According to an article on the Human Resources Director website, (May2014) the average working Canadian spends 1,702 hours at work per year. That’s a lot of time. In fact, it’s probably more than the time spent with your family or closest friends.
When you think about it, if you spend that much time with your work colleagues, its little wonder that you build up close relationships. We’ve all had that person who we usually spend our coffee and lunch breaks with, who we tend to sit next to at meetings, and share details of our out –of-work activities with, like what we did at the weekend etc.
So, what happens if one of your closest working buddies decides to leave?
It is a question addressed in an article I found whilst browsing through an old copy of Rotarian magazine (February 2016). In it, Steve Almond describes a situation where he had an unpleasant encounter with his best friend, a guy whom he had worked with for years and who was also his editor and mentor. During a business meeting the person directed a harsh diatribe at Almond, who couldn’t understand why this so-called friend was trying to humiliate him. It was totally unprovoked and out of character.
After some time, Almond came to the conclusion that the real reason for his friend and colleague’s true source of anger: “ A few days before that meeting, I had told him I was leaving, to return to graduate school” and he felt that the rebuke was “a punishment for a personal betrayal.”
As a result, Almond asked people whether they had experienced anything similar. His friend, Jen told him that when one of her friends left their office, it left her feeling unexpectedly bereft: “I was depressed for a month. There’s this huge void. You feel it every day, every time you go to lunch without them, every time you look at their desk and there’s this stranger sitting there.”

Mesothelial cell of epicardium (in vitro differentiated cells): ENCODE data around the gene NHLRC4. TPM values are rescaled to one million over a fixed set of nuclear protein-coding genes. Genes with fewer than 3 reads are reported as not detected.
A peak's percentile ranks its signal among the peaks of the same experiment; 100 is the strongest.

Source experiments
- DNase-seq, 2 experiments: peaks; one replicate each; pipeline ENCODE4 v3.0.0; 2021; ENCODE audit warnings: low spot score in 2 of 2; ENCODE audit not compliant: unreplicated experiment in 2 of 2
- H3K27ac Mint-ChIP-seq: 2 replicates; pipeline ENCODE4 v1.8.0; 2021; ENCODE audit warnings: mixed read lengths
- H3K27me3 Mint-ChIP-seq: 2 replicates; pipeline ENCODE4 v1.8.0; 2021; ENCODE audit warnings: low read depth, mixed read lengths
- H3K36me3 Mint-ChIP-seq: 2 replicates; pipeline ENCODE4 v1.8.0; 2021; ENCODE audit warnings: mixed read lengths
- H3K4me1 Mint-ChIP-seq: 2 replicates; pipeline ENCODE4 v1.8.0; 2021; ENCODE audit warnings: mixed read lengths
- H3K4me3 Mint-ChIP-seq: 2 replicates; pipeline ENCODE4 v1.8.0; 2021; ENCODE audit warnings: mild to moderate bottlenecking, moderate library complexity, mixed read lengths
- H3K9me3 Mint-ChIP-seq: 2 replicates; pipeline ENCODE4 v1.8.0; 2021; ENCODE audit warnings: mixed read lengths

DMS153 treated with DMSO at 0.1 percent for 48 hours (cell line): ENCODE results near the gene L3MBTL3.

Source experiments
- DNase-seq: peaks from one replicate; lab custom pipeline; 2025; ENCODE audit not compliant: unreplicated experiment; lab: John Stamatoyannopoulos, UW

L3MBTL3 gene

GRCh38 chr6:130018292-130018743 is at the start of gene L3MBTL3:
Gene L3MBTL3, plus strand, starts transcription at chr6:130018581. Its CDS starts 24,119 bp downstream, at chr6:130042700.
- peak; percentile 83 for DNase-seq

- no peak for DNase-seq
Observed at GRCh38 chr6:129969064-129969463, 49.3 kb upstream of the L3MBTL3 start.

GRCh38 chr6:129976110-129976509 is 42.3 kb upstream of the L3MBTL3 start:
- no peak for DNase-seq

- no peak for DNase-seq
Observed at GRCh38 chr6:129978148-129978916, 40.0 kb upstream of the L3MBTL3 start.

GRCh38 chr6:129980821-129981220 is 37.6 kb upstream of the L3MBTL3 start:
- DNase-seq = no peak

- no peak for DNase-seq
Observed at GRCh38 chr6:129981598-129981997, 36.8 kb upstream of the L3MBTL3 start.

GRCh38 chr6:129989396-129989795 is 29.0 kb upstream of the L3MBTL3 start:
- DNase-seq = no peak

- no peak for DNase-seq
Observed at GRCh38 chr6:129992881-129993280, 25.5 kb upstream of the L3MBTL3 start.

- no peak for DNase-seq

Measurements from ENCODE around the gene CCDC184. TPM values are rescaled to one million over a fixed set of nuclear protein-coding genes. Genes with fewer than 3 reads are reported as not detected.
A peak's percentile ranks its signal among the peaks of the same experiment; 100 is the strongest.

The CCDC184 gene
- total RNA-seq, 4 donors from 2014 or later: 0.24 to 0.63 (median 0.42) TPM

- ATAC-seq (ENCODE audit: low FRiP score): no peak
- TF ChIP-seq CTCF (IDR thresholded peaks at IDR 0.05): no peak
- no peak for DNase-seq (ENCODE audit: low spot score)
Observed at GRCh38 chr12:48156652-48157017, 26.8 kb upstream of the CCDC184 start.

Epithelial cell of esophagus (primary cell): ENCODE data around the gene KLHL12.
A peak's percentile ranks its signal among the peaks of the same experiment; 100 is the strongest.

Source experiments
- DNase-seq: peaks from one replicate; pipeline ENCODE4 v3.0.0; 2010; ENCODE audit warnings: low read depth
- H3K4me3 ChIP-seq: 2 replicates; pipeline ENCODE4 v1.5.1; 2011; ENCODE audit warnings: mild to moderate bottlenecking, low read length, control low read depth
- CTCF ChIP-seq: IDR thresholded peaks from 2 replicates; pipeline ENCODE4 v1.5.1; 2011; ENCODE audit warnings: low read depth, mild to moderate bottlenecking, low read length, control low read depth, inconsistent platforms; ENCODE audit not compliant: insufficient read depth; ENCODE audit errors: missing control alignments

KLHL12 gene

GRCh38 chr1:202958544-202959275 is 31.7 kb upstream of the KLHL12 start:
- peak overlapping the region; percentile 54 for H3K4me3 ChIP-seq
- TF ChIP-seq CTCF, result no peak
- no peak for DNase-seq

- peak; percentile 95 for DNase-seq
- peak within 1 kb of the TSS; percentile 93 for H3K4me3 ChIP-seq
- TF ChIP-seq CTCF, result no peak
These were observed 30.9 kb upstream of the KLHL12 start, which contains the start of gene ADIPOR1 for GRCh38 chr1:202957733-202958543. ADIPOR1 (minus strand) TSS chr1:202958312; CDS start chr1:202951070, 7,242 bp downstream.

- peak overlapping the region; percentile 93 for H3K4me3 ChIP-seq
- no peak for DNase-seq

Our colleagues can become close friends and confidents. They come to know all our little foibles and idiosyncrasies and we get to understand theirs. Not only will they be able to understand the pressures you face at work, but they will know about your family and might be aware of problems you may have in your personal life and be a shoulder to cry on.
Is it any wonder then that, if they should leave, they will be terribly missed? You may be required to step into their position or take on an extra workload. You will most likely have to adapt to working with their replacement. This is a time of significant change. But, bear in mind it’s not only for you, but for them as well. If their decision to leave is sudden and they had not made you aware, it can be even more upsetting. Try to remember, there is obviously a reason as to why your friend has decided to leave. It may be something beyond their control.
Whatever the reason, whether it be due to personal circumstances, a promotion or they need a challenge, be supportive. If congratulations are in order, make sure you show that you are happy for them. If they are not moving away, make a firm commitment to stay in touch. Make a date to meet for lunch, in the near future. If they are going to a new job, this is a stressful time for them, too. Even retirement, despite something most people look forward to, can produce its own challenges.
Try to stay positive. This, in some ways, is a new beginning for you, too. It may be an opportunity to make a new friend, spend more time with other colleagues and get to know them better. With a new person coming in, your experience will be valuable to them and your team. It might even make you think about your circumstances and ask yourself if you might be ready for a change.
There is no guarantee that the people we connect with so well at work are always going to be there. Just enjoy their friendship, but as all things in life, be prepared to adapt if the situation should change.
Be glad of your friendship, make an effort to maintain it and know that your friend is going to miss you, too!